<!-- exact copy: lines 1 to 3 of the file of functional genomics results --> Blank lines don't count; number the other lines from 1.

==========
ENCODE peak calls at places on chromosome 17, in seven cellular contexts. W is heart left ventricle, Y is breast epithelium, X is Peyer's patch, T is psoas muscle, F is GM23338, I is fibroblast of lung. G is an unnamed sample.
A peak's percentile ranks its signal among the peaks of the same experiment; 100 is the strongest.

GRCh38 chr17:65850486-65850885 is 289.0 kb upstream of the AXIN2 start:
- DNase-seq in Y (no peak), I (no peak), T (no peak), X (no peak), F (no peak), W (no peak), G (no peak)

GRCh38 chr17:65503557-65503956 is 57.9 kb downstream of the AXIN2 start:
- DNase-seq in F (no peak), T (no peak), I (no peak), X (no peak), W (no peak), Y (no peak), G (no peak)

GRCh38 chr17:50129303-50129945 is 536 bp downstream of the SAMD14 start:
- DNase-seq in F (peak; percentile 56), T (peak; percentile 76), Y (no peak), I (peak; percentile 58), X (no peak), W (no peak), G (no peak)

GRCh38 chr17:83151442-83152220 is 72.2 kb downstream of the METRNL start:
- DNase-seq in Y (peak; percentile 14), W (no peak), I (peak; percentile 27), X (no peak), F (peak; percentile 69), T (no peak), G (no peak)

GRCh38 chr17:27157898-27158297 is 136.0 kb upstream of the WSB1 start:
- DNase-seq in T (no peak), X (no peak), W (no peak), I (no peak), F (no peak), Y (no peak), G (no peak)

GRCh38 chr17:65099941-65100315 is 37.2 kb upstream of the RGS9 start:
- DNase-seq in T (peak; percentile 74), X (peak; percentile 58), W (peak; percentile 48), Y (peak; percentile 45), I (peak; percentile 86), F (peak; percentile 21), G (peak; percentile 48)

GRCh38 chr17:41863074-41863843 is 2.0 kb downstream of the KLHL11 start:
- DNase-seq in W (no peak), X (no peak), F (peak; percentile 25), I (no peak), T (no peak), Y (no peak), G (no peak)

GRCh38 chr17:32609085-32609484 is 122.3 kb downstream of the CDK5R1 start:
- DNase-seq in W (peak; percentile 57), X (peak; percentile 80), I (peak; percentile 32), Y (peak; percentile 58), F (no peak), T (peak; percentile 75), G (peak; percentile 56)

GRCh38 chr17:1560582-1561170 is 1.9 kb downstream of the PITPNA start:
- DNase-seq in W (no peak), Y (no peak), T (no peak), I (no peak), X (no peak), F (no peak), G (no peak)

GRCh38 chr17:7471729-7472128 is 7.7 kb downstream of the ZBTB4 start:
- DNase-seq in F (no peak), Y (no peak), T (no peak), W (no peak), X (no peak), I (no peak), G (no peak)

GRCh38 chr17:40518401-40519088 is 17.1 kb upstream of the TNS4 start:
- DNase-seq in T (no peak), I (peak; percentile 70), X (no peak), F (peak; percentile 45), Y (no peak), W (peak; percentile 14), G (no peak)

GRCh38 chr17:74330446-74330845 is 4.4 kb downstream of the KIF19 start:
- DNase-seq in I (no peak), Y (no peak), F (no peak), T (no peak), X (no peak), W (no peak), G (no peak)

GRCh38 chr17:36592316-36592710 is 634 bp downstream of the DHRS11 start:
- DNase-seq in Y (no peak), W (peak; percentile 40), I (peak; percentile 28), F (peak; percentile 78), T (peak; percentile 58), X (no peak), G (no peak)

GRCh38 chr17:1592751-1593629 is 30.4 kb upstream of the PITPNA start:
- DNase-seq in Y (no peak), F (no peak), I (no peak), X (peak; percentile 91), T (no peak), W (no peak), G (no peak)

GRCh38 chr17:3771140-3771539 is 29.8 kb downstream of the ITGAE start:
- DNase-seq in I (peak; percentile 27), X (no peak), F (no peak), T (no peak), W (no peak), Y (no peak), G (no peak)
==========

ENCODE peak calls at places on chromosome 17, in seven cellular contexts. W is heart left ventricle, Y is breast epithelium, X is Peyer's patch, T is psoas muscle, F is GM23338, I is fibroblast of lung. G is an unnamed sample.
A peak's percentile ranks its signal among the peaks of the same experiment; 100 is the strongest.

GRCh38 chr17:65850486-65850885 is 289.0 kb upstream of the AXIN2 start: